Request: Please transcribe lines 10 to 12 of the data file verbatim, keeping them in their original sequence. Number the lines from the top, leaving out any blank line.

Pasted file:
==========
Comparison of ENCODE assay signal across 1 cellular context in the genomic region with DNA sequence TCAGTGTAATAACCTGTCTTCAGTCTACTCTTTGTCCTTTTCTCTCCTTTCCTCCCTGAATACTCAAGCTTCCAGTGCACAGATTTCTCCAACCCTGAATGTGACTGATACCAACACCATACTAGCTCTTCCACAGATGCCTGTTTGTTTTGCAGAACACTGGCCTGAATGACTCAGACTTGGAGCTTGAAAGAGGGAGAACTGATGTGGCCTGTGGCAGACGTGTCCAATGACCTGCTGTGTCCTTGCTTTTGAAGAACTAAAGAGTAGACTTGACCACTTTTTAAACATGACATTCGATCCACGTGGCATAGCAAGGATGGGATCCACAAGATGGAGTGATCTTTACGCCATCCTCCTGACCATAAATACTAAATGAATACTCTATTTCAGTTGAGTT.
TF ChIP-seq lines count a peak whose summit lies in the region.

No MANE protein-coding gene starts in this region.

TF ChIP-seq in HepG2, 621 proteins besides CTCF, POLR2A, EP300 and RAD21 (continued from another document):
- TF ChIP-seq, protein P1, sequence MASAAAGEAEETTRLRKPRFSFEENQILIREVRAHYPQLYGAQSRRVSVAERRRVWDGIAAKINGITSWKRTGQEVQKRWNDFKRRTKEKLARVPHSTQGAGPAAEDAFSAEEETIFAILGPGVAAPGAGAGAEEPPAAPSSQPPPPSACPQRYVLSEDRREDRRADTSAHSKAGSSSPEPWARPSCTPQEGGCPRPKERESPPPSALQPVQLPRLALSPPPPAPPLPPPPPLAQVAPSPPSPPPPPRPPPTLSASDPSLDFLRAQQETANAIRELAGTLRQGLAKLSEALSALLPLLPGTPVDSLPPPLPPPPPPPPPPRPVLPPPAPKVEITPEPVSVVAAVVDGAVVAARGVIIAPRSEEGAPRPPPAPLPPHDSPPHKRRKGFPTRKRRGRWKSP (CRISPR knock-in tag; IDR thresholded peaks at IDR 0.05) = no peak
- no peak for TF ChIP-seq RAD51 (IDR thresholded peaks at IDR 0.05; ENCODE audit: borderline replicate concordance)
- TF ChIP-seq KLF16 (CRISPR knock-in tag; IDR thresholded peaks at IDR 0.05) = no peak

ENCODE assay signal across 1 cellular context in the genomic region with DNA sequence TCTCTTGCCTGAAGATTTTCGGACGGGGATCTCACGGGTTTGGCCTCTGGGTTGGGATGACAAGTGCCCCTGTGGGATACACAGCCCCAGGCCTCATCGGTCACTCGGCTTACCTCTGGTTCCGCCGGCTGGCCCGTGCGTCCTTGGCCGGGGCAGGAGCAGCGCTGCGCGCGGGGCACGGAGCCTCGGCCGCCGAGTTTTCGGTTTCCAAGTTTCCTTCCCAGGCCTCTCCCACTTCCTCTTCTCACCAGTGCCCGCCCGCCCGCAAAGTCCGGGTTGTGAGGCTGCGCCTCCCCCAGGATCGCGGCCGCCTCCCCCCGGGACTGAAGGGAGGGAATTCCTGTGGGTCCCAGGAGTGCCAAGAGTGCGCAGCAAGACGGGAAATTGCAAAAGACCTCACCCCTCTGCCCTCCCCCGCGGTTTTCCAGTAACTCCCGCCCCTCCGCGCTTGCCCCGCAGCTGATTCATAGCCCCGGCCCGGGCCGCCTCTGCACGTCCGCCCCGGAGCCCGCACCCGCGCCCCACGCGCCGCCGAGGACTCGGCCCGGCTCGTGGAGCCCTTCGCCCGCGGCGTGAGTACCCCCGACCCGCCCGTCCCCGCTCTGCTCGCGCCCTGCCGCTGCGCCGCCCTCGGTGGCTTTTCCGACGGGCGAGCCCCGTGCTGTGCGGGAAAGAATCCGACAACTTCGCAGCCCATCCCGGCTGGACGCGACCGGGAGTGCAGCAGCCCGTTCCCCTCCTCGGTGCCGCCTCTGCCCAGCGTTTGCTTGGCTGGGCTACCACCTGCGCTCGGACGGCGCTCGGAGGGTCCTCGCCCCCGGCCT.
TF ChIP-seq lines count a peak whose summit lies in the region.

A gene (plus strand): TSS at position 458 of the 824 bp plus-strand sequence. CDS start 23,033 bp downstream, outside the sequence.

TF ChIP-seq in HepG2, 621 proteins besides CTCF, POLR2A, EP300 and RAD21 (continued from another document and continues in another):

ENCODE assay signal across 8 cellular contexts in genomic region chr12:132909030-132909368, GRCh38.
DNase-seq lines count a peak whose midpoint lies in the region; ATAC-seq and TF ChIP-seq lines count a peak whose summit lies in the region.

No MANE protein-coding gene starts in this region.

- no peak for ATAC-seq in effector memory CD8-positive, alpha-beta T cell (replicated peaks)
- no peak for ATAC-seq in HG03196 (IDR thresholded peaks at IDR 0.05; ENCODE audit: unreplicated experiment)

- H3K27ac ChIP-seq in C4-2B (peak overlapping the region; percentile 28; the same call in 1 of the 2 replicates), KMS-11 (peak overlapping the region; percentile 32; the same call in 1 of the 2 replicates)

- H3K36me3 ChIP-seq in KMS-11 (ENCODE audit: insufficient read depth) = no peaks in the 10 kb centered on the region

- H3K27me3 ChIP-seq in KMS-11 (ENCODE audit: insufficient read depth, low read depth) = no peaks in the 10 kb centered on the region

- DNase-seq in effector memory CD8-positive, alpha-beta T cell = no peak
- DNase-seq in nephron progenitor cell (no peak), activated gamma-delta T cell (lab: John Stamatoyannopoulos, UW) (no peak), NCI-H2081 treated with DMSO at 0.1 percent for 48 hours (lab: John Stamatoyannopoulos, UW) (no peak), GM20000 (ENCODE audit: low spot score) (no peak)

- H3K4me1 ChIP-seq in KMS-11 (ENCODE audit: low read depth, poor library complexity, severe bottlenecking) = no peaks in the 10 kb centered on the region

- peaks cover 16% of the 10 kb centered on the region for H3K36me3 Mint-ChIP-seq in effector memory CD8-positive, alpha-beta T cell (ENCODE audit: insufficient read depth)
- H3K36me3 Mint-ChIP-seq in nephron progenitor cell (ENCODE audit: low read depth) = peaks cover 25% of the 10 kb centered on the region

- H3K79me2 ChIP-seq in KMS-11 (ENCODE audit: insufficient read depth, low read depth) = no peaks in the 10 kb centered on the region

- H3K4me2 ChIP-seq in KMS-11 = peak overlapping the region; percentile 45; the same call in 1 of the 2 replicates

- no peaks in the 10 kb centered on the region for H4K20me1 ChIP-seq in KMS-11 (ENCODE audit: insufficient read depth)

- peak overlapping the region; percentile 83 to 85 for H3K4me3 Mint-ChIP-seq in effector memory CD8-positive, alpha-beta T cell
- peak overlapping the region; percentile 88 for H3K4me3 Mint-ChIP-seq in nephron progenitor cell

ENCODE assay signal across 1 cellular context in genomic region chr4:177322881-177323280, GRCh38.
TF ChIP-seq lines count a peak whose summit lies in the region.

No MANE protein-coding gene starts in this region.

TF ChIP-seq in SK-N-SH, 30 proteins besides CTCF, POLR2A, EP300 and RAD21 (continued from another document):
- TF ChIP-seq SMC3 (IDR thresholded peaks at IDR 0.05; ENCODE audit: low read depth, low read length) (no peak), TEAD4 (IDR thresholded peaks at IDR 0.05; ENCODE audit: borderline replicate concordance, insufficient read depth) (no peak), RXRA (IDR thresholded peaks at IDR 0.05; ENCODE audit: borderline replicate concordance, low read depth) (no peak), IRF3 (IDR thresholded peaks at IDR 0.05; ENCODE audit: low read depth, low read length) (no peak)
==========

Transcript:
A gene (plus strand): TSS at position 458 of the 824 bp plus-strand sequence. CDS start 23,033 bp downstream, outside the sequence.

TF ChIP-seq in HepG2, 621 proteins besides CTCF, POLR2A, EP300 and RAD21 (continued from another document and continues in another):

ENCODE assay signal across 8 cellular contexts in genomic region chr12:132909030-132909368, GRCh38.